From My Tuscan Window

Chapter 40
Il Pozzo Nero (The Cesspool)
Until recent years, every house in Gioviano was equipped only with a pozzo nero, ( a “black well” or cesspool) as there was no running water in even the most luxurious Renaissance palazzi until after World War II. However, at that time, there was still no sewer system in the village. The lack of modern plumbing in much of Italy until the 19th century contrasts sharply with the spectacular and luxurious baths, toilets, and sewer systems of the Romans in ancient times.

Christianity rejected things Roman, and so from the Dark Ages until 1933, in the case of Gioviano, the only source of water for the villagers was a single faucet behind the Church of San Rocco at the edge of town. The early Christians were so adverse to bathing or cleanliness that they regaled in having developed the “odor of sanctity” about themselves. This term is frequently used to describe a sweet odor coming from the bodies of Saints, but it was more certainly a reference to persons such as the 4th -Century pilgrim who had not so much as washed his or her face in 18 years for fear of washing away the vestiges of the holy water that had been used in baptism.

But I digress. The modernization of the public water supply took a giant leap forward with the construction of an aqueduct which brought sufficient quantities of drinking water into the heart of Gioviano to allow for four additional faucets in different parts of the village: “una al Mulinaccio, una nell’Aiotttola, una sul Crociale e l’ultima alla Porte.” (“one at the mill, one within the walls, one at the crossroads, and the last at the gate.”)

Some of the wealthier families tied onto the public water supply after the war, but there wasn’t a sufficient volume of water to serve more than just a few houses.

When we arrived in Gioviano in 1973, a new aqueduct leading from the sorgente di Sant’Andrea (spring of Sant’Andrea) into the village had just been constructed. Subsequently, over the years, most of the houses were served, at least with a cold water faucet in the kitchen, but very few had modern bathrooms. Our neighbor Rosina’s “bathroom” consisted of a balcony on the back of her house that had been enclosed for privacy. Inside the bathroom, there was a tiny stone seat with a hole in it that emptied into a series of interlocking terracotta tiles that led to the pozzo nero below the floor of the cantina. We have preserved this interesting artifact of days gone by, and I occasionally sit on it in remembrance of our first years in Casa Giorgio.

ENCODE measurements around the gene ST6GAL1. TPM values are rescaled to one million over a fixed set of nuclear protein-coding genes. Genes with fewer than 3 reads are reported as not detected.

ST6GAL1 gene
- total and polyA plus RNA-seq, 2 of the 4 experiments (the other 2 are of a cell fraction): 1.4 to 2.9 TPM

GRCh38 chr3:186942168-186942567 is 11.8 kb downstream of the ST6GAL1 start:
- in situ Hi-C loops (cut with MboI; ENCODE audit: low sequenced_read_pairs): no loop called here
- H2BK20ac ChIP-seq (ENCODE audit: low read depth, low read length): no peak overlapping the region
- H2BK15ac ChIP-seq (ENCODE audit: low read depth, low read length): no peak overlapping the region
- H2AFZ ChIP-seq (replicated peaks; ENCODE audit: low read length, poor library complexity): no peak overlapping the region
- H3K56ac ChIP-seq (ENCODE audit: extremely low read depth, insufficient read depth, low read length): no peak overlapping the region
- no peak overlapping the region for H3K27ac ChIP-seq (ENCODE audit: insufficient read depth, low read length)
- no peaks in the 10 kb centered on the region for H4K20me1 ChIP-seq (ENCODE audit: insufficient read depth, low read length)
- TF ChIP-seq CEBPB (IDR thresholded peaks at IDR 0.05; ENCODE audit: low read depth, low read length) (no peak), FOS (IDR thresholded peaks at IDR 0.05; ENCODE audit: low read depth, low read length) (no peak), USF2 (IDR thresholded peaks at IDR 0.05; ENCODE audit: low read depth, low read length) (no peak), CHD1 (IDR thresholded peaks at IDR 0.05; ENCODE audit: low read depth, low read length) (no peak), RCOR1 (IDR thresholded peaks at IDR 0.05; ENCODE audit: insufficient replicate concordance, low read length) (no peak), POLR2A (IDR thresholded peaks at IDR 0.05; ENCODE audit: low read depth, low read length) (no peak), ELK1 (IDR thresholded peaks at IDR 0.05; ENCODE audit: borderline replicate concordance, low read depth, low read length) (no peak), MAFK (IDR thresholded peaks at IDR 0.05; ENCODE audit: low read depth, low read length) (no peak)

When we cleaned out Rosina’s cantina and tiled the dirt floor, we opened the stone lid to the pozzo nero and discovered that it had not been used for its intended purpose. It was virtually empty as Rosina refused to waste anything, including what the Giovianini called “concime” and what we politely call “fertilizer.” Every morning Rosina would take her bucket of concime to her garden. Needless to say, she grew some of the healthiest tomatoes I have ever seen.

Back in the 1960s and 1970s when many families in much of Europe lacked modern plumbing, it could be a very unpleasant experience to be trapped in a train or the Paris subway with dozens of people who hadn’t taken a real bath in years and were unaware of the invention of deodorant. Yet, I never detected the “odor of sanctity” emanating from any of the Giovianini who took fierce pride in their personal hygiene despite the primitive conditions of the time.

The Giovianini adapted to the 21st century with a vengeance. Today, each home is equipped with practically every modern convenience imaginable. When the Emilio wing is restored, Palazzo Margherita will have six modern bathrooms, two laundry rooms, and two full kitchens. The kitchens patiently await the day that someone will actually prepare a meal there instead of rushing out to eat at Al Cantuccio, the Valle Verde, or another wonderful restaurant where the food is prepared for us and where we are not required to wash the dishes.

We should be very grateful indeed that up to 200 inches of rain fall in the mountain heights to feed the sorgente di Sant’Andrea, which in turn quenches the thirst of the Gioviannini for water. Long gone are the days of women laboriously carrying copper conche (jugs) of water on their heads from the spigot behind San Rocco. But why should I be happy? The old days were far more colorful and interesting, and it was the women who had to tote the water. (Just joking!)

Revised March 3, 2008
Copyright 2005-2006 George H. Russell
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